Library Events & News

View The Library's Past Events

Some Notable Summer Happenings:

1. The Magna Carta was agreed to by King John of England on June 15, 1215.  Please come see the text of the Magna Carta which is currently displayed in the Library.

2. June 17 is Bunker Hill Day, which is the anniversary of the Battle of Bunker Hill, which happened on June 17, 1775.

Please check out the Library's LibGuide about the battle:

* In addition, please check our book display in the 2nd floor hallway of the D building highlighting some of the library's books on the Battle of Bunker Hill.

3. July 4 is Independence Day. Please come to the library to see the display of the Declaration of Independence.  The United States of America declared independence from England on July 4, 1776.

4. The Highland Street Foundation is sponsoring free admission to area museums all Summer long.  Check out the following PDF for more information:



BHCC Library's Spring Newsletter

Library Newsletter - Issue 12 - Spring 2017


Events Calendar - April to June 2017

Dates Event/Theme Participants Location
April 2017 Focus on Science, Technology, Engineering & Math (STEM) Library & Learning Commons Book Display E-Building Hallway 2nd Floor & Library Floor
April 19, 2017 World Poetry Marathon

Students, faculty, Library staff. Moderator:  Joachim, Jean-Dany

Poetry Books Display

B-Building Main Lobby
May 2017 Asian-Pacific American Heritage Month  Library & Learning Commons Book Display E-Building Hallway 2nd Floor & Library Floor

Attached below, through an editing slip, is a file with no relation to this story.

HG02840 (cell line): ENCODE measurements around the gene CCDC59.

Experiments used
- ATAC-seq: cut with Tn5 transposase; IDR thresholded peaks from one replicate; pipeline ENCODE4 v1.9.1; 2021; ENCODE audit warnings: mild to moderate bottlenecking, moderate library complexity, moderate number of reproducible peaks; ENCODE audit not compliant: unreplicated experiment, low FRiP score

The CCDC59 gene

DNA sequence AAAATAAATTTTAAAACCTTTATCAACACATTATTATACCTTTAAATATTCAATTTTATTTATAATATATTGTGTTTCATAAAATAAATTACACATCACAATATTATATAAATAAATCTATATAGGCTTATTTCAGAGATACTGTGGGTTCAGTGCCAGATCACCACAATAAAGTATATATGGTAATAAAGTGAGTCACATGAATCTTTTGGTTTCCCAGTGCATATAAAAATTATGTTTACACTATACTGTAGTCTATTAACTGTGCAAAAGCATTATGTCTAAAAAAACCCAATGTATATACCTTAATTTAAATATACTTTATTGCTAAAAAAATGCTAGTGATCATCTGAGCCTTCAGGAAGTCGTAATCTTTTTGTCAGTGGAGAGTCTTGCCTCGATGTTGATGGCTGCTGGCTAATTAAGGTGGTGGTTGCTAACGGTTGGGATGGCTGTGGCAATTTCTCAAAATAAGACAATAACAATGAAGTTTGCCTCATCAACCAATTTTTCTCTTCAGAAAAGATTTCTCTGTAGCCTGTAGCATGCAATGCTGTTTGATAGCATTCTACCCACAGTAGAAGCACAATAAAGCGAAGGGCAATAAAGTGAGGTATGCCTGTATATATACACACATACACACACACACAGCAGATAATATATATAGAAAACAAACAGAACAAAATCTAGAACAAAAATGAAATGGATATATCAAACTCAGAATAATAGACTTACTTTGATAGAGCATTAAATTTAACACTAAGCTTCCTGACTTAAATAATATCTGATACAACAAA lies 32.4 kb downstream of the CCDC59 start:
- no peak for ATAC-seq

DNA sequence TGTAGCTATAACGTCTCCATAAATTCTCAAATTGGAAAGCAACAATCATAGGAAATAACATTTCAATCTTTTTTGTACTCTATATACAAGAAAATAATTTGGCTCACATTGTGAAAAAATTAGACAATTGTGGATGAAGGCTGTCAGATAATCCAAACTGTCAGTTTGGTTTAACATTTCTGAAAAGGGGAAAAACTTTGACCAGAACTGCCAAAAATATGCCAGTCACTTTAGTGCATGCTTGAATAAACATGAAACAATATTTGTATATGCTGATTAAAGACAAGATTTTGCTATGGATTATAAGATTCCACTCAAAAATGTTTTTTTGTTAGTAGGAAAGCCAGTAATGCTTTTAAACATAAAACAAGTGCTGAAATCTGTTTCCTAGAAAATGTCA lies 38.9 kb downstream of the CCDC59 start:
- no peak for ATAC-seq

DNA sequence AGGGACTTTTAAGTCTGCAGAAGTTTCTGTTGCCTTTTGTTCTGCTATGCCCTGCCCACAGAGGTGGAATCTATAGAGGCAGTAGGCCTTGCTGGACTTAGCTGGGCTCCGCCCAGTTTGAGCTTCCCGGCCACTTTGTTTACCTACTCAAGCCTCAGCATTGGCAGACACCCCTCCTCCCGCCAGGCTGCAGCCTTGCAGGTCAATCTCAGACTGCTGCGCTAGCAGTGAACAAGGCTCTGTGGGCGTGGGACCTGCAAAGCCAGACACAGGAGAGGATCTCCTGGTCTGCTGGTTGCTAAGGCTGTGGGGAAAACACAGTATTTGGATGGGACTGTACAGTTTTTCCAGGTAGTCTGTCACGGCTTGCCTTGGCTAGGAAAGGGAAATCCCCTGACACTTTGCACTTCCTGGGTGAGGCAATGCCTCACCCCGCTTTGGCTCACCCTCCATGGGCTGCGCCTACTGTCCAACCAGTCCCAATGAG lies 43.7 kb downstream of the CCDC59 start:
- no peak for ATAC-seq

June 2017    Caribbean Heritage Month    Library & Learning Commons Book Display E-Building Hallway 2nd Floor & Library Floor

African American History Month - February 2017

African American History Month by the Library of Congress

African American History Month

Art – Asa Philip Randolph Public Art in Boston

“Asa Philip Randolph (1889-1979) was a union organizer and early civil rights leader. In 1925 he organized the Brotherhood of Sleeping Car Porters, a union that gained better pay and working conditions for its members from the Pullman Company, operator of the then common railway sleeping cars. During World War II Randolph led a movement that achieved the ban on racial discrimination in war industries. Randolph also led the wartime movement to end racial segregation in the armed forces, an aim that was finally achieved in 1948. The bronze portrait of a seated Randolph is nine feet high. It is by the sculptor, Tina Allen (1949-2008). It was dedicated in 1986.

BHCC Resource Guide – African American History Makers -

Black History Month in Boston — Tour Guide

Boston Women’s Heritage Trail - Phillis Wheatley, also spelled Phyllis and Wheatly was the first published African-American female poet. Born in West Africa, she was sold into slavery at the age of seven or eight and transported to North America. Born: May 8, 1753, West Africa; Died: December 5, 1784, Boston, MA -

Boston’s Black Heritage Trail

Massachusetts Foundation for the Humanities: Mass Moments -

Massachusetts Historical Society: African Americans and the End of Slavery in Massachusetts -

Museum of African American History, Boston (BOS) Nantucket (NAN) -

National Museum of African American History & Culture -

PBS: Africans in America -

SBA (Small Business Administration) Massachusetts African American History Month Celebration -

Smithsonian’s Heritage and History Month at the Smithsonian -

New LibGuide (Research Guide)

Please take a look and use the new research guide on Massachusetts Abolitionists and Abolitionism created by BHCC Librarian, Wes Fiorentino.

For more LibGuides, please peruse the list here:

Check out the Fall 2016 Library Newsletter

Fall 2016 Newsletter

New Databases

We have subscribed to a new database from EBSCO.

Poetry & Short Story Reference Center 

Please check out the new database that we recently started subscribing to called Literary Reference Center (from EBSCO).

It can be found in our databases webpages, under the Literature heading and under the letter "L".